Politeness Costs Nothing

“Come!”, she said to me.

She didn't even glance over her shoulder as she repeated, “Come”.

“Oi!”, I said back to her, more than a little miffed, “Don't talk to me like I'm one of your clients”.


We'd been working on the edge of our area so it was a pleasant surprise to find ourselves sent back to our own patch.

Top priority call – a transfer from the Mental Health Unit to the A&E department. All of 400 yards.

But no matter, the patient apparently had a swollen foot, and the mental health unit can't treat that – given the nurses I meet there I doubt that they could treat a shaving cut. We do this all the time, transferring patients this short distance.

I wasn't sure why this was a high priority call, apparently the nurse wanted it to be so. As they are on the scene and are apparently a trained professional our Control follow their lead.

So, at risk to me, my crewmate and any members of the public dumb enough to get in my way we blue-lighted it to the unit.

At the unit we were met by the the nurse who said nothing to me except, “Come”.

This is not the best way to get into the good books of the nice ambulance man.

She mumbled an apology as I followed her to the patient. There was another nurse in the patient's room and the patient was laying on the bed. I asked the nurses what the problem was; they looked at one another and umm-ed and aah-ed before telling me that she had a painful foot.

I looked at the patient's foot, it was a bit swollen and the blood test results in her notes showed an infection. She'd had the problem for at least four days.

“Who called the ambulance?”, I asked.

One of the nurses admitted to being the guilty party.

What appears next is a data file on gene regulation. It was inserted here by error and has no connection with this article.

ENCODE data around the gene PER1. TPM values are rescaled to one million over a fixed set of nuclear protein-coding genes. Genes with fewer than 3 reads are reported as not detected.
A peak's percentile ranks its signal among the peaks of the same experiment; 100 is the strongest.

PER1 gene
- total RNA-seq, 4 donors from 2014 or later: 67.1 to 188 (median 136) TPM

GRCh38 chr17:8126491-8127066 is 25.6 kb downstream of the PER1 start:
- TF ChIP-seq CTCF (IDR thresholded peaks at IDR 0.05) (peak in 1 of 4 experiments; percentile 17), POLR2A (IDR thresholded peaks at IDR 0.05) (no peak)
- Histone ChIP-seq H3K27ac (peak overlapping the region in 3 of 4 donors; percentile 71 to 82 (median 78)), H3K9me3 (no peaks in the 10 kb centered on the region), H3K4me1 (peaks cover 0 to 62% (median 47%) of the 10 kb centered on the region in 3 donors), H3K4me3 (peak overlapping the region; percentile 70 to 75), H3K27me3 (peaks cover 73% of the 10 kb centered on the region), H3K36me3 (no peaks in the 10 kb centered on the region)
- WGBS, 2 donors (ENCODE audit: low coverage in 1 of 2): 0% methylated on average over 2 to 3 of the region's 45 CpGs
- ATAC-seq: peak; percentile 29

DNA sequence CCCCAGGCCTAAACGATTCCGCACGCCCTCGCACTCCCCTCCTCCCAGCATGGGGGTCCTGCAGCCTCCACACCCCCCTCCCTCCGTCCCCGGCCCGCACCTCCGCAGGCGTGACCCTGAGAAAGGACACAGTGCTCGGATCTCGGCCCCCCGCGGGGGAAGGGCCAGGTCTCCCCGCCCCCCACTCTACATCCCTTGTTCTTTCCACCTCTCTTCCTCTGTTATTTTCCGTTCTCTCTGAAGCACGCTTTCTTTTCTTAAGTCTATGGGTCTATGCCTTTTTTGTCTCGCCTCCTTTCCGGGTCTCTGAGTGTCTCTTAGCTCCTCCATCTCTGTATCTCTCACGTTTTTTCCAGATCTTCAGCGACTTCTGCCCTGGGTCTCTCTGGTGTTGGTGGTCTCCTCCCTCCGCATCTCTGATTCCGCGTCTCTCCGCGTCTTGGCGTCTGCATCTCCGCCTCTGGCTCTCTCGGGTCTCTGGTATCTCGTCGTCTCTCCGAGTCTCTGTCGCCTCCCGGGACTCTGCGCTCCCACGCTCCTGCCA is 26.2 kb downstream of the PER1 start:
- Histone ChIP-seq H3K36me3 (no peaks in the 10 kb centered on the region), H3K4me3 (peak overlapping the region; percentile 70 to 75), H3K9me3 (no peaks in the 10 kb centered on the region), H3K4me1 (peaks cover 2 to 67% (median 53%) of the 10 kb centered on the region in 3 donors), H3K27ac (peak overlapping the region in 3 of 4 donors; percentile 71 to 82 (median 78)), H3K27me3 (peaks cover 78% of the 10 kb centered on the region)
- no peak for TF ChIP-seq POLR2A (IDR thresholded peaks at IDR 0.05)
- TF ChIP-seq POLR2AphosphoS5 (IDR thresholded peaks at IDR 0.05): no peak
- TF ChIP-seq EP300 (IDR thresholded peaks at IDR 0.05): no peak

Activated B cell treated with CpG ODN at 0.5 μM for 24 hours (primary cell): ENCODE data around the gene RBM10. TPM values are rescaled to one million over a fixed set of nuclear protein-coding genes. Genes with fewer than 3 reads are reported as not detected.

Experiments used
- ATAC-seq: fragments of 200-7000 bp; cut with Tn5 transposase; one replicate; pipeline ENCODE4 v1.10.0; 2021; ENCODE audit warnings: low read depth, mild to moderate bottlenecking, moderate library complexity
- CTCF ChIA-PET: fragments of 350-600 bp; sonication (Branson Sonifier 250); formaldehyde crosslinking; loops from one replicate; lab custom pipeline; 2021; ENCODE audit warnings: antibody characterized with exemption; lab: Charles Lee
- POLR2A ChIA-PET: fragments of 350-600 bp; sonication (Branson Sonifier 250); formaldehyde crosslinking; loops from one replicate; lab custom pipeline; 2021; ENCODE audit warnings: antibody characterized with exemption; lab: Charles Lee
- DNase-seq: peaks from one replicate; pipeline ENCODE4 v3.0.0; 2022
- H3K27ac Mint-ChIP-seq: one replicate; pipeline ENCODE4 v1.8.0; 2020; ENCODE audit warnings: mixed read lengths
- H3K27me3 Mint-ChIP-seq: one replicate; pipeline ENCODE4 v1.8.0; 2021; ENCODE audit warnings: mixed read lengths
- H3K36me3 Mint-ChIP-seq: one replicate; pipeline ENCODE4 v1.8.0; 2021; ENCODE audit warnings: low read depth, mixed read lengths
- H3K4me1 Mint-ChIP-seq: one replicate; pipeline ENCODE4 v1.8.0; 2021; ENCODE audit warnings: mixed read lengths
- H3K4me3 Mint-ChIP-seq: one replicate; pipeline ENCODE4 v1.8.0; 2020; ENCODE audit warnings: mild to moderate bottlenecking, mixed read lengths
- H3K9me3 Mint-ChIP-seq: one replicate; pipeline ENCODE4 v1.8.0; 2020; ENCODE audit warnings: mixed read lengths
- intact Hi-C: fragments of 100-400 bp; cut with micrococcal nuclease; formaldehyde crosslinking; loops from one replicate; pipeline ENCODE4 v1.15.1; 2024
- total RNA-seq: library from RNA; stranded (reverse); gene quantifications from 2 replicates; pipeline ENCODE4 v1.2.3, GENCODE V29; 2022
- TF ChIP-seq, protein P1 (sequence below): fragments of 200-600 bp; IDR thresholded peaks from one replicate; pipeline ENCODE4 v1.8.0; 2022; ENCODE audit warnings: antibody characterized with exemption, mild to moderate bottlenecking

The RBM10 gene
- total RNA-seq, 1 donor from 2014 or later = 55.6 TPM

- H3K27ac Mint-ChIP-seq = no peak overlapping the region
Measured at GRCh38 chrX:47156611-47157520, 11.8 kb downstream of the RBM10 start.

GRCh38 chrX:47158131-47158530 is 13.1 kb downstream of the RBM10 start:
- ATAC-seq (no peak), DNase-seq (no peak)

“You see, by asking for a blue-light response I have had to drive to this call with the same speed and risk as if I was going to someone who is having a heart attack”.

“She isn't having a heart attack”, said the nurse.

“I know, that's why it is inappropriate to ask for a blue-light response for a case like this”.

The nurse made no indication of understanding.

We spoke to the patient, she was refusing to go to the hospital, I tried persuading her but she was adamant that she wouldn't be leaving the bed.

I asked the nurses about the patients mental health issues.

“We don't know”, one nurse said, “she's only been here four days, so we don't know much about her.”

Ok – fair enough, maybe she has a long and complicated mental health history.

My crewmate flicked through her notes, “Says here that she is delusional and hasn't left her bed in two years”.

Yeah, that'll do for a history – seems that my crewmate suddenly knew the patient better than the nurses who'd been looking after her for the last few days.

The patient was refusing to leave the bed, she told me that one reason for this was that her foot hurt.

I turned to the nurses, “You've been giving her painkillers?”

“Yes”, they replied, “Paracetamol”.

“O.K. Paracetamol is a painkiller, that's good. When did she last have a dose?”


“Errr, you know it only lasts about four hours”.